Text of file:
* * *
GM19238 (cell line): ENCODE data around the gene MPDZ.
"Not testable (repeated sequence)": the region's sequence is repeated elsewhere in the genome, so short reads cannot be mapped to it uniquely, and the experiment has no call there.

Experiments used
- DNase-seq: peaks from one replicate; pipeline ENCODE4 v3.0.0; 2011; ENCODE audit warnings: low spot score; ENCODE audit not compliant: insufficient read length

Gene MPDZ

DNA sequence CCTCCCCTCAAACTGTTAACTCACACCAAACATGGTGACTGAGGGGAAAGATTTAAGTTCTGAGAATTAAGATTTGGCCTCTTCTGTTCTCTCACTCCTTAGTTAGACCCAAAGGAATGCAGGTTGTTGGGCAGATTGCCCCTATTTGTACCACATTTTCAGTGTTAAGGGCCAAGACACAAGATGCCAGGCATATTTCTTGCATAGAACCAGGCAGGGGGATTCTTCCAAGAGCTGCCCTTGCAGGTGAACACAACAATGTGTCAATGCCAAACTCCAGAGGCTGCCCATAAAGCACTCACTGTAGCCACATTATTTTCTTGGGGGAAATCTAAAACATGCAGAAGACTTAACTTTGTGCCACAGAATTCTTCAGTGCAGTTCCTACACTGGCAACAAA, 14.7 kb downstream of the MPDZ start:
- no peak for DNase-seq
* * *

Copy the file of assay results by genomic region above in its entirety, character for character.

GM19238 (cell line): ENCODE data around the gene MPDZ.
"Not testable (repeated sequence)": the region's sequence is repeated elsewhere in the genome, so short reads cannot be mapped to it uniquely, and the experiment has no call there.

Experiments used
- DNase-seq: peaks from one replicate; pipeline ENCODE4 v3.0.0; 2011; ENCODE audit warnings: low spot score; ENCODE audit not compliant: insufficient read length

Gene MPDZ

DNA sequence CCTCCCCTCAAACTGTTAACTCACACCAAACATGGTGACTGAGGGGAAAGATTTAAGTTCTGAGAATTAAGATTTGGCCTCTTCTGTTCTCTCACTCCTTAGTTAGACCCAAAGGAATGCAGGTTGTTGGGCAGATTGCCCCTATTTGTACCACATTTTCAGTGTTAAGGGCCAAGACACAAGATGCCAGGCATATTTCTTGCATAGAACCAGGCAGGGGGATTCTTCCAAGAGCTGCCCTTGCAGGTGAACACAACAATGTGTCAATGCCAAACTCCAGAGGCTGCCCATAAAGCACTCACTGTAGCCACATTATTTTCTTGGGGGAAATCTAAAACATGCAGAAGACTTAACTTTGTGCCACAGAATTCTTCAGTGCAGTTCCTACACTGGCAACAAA, 14.7 kb downstream of the MPDZ start:
- no peak for DNase-seq